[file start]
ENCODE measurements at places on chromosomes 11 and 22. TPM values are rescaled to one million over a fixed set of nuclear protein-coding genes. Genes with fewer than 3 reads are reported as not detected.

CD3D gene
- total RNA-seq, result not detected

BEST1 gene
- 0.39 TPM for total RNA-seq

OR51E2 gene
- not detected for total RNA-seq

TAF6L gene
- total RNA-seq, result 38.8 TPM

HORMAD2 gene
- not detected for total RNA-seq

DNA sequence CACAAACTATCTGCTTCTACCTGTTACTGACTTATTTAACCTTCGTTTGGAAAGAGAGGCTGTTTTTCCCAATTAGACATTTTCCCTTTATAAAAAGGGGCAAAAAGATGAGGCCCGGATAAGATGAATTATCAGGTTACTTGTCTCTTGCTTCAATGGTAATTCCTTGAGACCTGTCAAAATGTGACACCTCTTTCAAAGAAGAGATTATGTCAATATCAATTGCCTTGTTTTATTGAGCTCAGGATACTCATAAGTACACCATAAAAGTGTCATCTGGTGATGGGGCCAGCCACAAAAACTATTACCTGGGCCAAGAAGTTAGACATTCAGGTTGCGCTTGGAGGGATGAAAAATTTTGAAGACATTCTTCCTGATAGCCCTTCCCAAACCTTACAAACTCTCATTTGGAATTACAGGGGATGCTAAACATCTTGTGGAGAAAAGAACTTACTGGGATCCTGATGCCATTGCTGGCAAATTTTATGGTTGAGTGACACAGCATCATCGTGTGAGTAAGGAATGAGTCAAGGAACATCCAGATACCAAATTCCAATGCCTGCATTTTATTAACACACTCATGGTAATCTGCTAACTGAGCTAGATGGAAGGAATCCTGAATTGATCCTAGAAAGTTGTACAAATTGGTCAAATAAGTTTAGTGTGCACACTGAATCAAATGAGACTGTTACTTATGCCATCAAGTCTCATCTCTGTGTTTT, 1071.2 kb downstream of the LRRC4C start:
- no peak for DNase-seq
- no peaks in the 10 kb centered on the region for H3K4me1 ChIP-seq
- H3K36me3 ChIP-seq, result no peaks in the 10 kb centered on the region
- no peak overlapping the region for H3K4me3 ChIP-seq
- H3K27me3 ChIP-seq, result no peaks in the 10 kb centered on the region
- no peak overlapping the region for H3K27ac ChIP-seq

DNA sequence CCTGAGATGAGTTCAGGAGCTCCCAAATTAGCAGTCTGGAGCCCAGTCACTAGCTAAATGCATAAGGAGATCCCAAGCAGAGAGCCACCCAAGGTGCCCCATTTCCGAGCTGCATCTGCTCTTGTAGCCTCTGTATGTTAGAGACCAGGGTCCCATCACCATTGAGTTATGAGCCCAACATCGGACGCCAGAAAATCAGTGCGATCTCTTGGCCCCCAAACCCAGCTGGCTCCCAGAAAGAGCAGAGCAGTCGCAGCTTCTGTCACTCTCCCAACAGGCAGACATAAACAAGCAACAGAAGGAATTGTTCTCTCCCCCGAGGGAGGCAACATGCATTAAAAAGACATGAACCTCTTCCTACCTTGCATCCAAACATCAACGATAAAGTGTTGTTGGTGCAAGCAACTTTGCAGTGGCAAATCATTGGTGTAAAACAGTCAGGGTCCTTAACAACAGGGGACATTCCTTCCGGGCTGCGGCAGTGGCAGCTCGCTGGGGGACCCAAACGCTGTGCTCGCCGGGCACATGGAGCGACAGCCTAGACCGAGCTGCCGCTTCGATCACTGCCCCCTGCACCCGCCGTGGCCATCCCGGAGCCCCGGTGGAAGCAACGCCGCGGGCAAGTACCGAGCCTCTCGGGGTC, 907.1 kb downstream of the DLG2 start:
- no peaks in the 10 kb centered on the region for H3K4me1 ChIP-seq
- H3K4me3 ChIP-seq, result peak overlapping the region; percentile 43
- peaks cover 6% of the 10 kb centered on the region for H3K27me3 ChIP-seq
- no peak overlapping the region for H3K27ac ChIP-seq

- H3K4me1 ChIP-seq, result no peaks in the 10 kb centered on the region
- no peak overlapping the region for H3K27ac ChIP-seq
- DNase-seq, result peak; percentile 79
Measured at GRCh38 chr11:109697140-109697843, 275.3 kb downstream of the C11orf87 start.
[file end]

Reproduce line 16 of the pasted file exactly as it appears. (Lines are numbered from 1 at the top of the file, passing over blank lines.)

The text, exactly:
- no peak overlapping the region for H3K4me3 ChIP-seq